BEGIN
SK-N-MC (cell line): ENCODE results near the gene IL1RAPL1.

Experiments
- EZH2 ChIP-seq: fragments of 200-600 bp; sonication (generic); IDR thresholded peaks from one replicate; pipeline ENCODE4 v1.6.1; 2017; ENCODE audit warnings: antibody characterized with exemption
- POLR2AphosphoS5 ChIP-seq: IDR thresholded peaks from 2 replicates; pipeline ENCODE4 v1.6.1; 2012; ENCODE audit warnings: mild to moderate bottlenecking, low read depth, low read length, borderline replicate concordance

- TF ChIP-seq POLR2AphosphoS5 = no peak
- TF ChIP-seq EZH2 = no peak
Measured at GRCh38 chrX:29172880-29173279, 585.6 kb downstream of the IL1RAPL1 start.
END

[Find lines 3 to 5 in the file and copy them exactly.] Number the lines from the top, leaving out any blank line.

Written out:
- EZH2 ChIP-seq: fragments of 200-600 bp; sonication (generic); IDR thresholded peaks from one replicate; pipeline ENCODE4 v1.6.1; 2017; ENCODE audit warnings: antibody characterized with exemption
- POLR2AphosphoS5 ChIP-seq: IDR thresholded peaks from 2 replicates; pipeline ENCODE4 v1.6.1; 2012; ENCODE audit warnings: mild to moderate bottlenecking, low read depth, low read length, borderline replicate concordance

- TF ChIP-seq POLR2AphosphoS5 = no peak